The piece was co-written by Katrina vanden Heuvel, editor and publisher of The Nation. She is with us today. Her forthcoming book is called "The Change I Believe In: Fighting For Progress in the Age of Obama." Also with us, Michael Kazin, professor of history at Georgetown and co-author - co-editor of Dissent magazine. He also wrote the book "American Dreamers: How the Left Changed a Nation."

If your views shifted, what changed for you? Give us a call, 800-989-8255. Email talk@npr.org. David's(ph) on the line, David calling from Hot Springs in Arkansas.

DAVID (Caller): Good afternoon, everyone. I would like to say that, you know, my views shifted when I approached a mayor of a small town recently with a plan of action, a solution that I believe would affect the nation and how business is done. And this gentleman wanted to know who I was, the good old boys' network I was connected in, because I'd moved from out of state.

Okay, and I've been working on some stuff in Santa Fe, New Mexico, and now in Hot Springs, Arkansas, for about five years, okay, in economic development. And I've recently just pretty much given up, okay, because I hear the right, the left.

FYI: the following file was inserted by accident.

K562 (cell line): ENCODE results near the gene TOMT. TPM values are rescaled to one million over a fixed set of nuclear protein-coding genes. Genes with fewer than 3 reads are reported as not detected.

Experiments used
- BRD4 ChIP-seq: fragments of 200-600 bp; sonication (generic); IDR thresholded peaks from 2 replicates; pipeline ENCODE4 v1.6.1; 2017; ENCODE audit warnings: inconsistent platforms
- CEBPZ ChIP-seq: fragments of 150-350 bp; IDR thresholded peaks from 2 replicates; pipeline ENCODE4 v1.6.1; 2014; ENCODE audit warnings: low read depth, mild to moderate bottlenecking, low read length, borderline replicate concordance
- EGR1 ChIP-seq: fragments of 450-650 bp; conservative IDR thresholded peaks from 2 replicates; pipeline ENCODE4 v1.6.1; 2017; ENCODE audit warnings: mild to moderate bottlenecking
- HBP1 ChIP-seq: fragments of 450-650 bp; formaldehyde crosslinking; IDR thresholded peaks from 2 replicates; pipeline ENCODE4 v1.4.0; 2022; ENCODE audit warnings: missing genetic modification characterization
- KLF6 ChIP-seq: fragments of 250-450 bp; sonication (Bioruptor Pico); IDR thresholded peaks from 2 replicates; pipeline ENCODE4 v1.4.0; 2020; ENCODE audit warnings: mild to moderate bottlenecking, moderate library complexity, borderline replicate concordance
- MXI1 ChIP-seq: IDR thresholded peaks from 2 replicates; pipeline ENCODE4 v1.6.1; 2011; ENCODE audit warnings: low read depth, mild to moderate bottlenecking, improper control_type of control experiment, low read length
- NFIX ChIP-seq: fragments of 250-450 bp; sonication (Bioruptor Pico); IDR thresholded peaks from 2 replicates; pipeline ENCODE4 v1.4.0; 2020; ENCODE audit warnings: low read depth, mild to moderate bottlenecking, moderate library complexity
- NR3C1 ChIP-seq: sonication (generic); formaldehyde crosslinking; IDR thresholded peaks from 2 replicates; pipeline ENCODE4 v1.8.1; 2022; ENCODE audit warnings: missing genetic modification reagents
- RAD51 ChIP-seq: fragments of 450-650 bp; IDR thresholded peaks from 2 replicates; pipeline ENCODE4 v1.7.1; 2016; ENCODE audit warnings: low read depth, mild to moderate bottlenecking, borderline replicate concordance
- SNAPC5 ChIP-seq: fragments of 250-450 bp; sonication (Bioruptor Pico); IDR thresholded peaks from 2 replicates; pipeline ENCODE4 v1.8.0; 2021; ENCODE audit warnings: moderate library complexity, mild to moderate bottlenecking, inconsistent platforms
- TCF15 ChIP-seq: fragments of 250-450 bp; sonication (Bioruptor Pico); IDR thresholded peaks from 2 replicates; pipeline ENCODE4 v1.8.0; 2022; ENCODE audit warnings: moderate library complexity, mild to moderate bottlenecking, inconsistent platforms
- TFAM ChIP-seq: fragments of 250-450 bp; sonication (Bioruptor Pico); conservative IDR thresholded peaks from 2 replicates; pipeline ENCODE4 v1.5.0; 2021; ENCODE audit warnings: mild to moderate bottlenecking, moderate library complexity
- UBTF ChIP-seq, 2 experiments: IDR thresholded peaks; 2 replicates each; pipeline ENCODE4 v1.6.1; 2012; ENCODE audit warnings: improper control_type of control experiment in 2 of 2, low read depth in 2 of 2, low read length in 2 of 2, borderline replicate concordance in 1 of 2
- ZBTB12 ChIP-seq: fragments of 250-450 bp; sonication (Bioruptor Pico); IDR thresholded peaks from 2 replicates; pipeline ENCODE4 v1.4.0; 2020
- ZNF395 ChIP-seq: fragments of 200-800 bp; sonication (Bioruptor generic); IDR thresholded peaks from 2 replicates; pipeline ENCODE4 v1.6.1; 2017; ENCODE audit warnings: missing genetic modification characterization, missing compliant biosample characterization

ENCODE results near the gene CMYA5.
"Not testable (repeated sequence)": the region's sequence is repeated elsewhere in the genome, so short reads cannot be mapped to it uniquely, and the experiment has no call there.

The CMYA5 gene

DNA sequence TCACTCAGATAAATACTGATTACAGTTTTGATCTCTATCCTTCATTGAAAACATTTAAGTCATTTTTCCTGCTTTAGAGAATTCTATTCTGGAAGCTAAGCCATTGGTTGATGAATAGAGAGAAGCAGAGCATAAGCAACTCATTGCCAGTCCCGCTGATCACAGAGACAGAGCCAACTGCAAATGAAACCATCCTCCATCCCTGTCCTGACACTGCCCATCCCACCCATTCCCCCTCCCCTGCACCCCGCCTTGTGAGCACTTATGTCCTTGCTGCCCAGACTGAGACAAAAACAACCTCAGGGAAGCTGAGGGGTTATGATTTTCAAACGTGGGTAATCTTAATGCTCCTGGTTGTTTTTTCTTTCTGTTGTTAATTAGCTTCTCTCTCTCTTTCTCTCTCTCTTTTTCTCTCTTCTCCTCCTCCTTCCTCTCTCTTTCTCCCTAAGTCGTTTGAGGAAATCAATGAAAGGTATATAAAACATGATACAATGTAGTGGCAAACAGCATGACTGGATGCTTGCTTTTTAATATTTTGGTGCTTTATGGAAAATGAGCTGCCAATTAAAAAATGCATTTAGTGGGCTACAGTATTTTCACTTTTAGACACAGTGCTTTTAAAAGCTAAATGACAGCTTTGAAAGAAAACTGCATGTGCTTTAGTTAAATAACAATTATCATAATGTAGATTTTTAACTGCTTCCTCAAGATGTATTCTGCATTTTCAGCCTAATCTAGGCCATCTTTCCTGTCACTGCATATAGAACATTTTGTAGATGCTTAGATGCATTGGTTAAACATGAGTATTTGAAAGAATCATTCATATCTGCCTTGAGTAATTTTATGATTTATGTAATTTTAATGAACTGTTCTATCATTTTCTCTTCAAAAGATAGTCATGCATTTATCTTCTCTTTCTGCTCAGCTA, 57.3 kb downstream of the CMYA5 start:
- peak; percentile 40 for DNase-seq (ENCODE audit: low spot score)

Well, to me, there's the right, the left, the forward, the behind, the above and the below.


DAVID: Okay, they want to politicize economics, and that - you know, I don't agree with that. Economics, we're in class warfare throughout the world.

CONAN: I hear what you're saying, but economics has been political since the word was invented.

DAVID: Well, we need to look at the word. That's what I'm saying. Look at the words we use. Okay, when I used to sell advertising, I would hear from an executive, I can't. You know, whether you can, you say you can or you can't, either way, you're right. It's all about linguistics and how we define our reality. And the reality is, the - you know, things won't shift until the upper class are disturbed, their investments are failing.